That sense of wonder has had me dancing barefoot in the front yard under a chuppah of stars, burying my face in a slice of watermelon too big to hold, staring down a sunset that sets a lake on fire. It has made me braver and stronger and more content than anyone has a right to be.

I’ve been asked quite often of late from whence come the images that end up as words for other people to read and each time I am embarrassed that I cannot explain. I want to explain, but there is no explanation. Who would believe me if I told the truth, if I said, "It’s magic."?

The best I can offer is to say that it’s something like alchemy, the transformation of common metals into precious ones. That one must watch carefully, constantly and indiscriminately and, in the watching, become a part of what is being watched. That one must see not just with sight, but taste and smell and hearing and touch. And that in the watching and becoming, words will appear and take on a life of their own.

I could offer that as an explanation, but, then, who really believes that copper can be turned into gold?

Not long ago someone who knows me well laughed at some silliness that erupted quite unbidden from my mouth and said, "You really are still twelve years old."

Why, thank you. Thank you very much. It is, in fact, my goal in life to remain twelve (or younger) until I’m at least 80. It would appear that I’ve done a pretty good job so far. And for that I credit morning moons, early tomatoes and the good fairy.

Copyright 2009

Monday, March 02, 2009

What's Good For The Goose

The honking startled me as I started out the back door. Over the field just east of the house, two Canada geese were gliding just a few feet above the ground. They were so close I could see the white chinstraps that made them look as though they were recovering from cosmetic surgery.

It was about 7:30, bright and chilly, and the geese were the only noise in the early morning landscape. They had risen from the pond and, in just a few moments, would head back that way, would settle down in the water side by side. For the moment, though, they were dancing – swooping and diving and curving in identical patterns, the kind I used to make in grade school by holding two pencils in one hand.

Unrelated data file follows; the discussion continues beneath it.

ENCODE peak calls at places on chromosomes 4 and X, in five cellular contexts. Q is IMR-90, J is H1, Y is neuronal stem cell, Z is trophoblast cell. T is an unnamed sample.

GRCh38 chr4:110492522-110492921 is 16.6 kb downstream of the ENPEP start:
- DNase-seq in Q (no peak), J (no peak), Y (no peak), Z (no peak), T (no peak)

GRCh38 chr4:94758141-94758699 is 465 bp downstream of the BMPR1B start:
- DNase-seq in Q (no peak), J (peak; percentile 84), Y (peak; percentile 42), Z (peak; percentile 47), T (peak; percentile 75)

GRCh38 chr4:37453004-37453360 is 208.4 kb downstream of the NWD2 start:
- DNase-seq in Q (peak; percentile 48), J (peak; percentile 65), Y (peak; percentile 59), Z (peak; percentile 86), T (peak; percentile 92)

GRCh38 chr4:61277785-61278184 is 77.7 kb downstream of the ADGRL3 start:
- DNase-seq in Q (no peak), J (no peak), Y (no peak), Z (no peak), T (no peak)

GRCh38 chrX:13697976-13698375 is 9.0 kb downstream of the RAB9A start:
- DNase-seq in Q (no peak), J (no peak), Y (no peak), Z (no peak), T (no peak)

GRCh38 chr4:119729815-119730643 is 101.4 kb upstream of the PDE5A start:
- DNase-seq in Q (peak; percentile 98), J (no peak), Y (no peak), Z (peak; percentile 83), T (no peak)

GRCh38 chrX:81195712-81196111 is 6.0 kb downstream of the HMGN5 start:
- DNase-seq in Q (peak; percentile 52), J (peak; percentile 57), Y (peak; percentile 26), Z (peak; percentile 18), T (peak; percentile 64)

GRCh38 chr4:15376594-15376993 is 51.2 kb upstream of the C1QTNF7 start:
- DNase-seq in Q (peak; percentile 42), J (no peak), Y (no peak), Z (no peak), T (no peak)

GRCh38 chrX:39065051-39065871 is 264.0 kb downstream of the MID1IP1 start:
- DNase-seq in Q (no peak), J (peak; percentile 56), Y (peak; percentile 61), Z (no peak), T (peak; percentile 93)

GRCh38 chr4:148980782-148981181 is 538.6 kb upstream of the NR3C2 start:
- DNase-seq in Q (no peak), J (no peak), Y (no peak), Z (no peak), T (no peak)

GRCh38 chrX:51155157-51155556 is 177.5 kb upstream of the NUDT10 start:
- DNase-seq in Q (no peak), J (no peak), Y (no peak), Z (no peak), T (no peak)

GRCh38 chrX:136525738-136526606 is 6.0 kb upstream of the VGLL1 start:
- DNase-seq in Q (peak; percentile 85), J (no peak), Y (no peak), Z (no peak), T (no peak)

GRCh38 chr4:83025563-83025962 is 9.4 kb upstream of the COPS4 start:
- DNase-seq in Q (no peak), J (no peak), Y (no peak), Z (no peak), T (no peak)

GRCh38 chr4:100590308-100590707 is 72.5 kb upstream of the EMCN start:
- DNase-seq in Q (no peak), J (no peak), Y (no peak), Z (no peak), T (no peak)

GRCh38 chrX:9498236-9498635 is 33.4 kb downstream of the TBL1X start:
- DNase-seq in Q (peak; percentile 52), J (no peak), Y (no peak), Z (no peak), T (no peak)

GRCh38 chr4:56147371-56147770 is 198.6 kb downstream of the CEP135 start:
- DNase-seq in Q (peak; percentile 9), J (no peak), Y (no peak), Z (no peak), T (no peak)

And they were singing to each other. Loud and nasal, the male's deep notes were instantly repeated by the female's slightly higher ones. Their voices were the only sound in the early morning landscape and the carport created an echo chamber that turned their song into a repeating refrain. I stood there for a long time, unconcerned about the cold that was making my fingers stiff and mesmerized by their nearness, their naturalness, their nonchalance. All of it – the flying, the honking, the staying together – seemed so easy.

The next week I read that Geoffrey Chaucer, master of Middle English storytelling, but not one generally known for his knowledge of ornithology, wrote that birds choose their mates on February 14. My geese had been frolicking just a couple days before Valentine's Day and I decided they must have been engaging in an early anniversary celebration.

I am accustomed to seeing flocks of geese slicing through the sky over Sandhill during the winter. At least once every year I find myself standing in the front yard with my neck bent back, hoping to see one of them break formation, leave a gap in the vee and veer off to find a life of nonconformity.

That, of course, is not going to happen. Canada geese, like most animals, are predictable, their habits certain, their conduct sure. They fly south in winter, back north in spring. They travel in groups. They mate for life.

Our culture doesn't value predictability and conformity very much. Entertainers, politicians, artists, all those in the public forum proclaim the value of being a maverick. Even athletes, whose very notoriety arises from an activity that requires a concerted effort by a number of people (something called a team), get more attention for individual behavior that is outrageous and shocking.

Having watched my geese for those few moments that morning, though, I figured out that it is the predictability, the certainty, the unvarying nature of their lives that draws our attention, that creates the beauty for those of us who watch. I realized that I don't really want one of them to break the symmetry of the vee.

It is comforting, when the stock market falls 600 points in one day, to know that the cardinals will still be hopping around the edges of the fields picking up seeds with their yellow beaks. It is reassuring, when the unemployment statistics are at their highest level in 20 years, to know that the daffodils will soon be breaking the skin of the earth and waving in the breeze. It is soothing, when the newspaper prints six pages of foreclosure notices, to watch two geese, sweethearts through and through, dance like nobody's watching.

Copyright 2009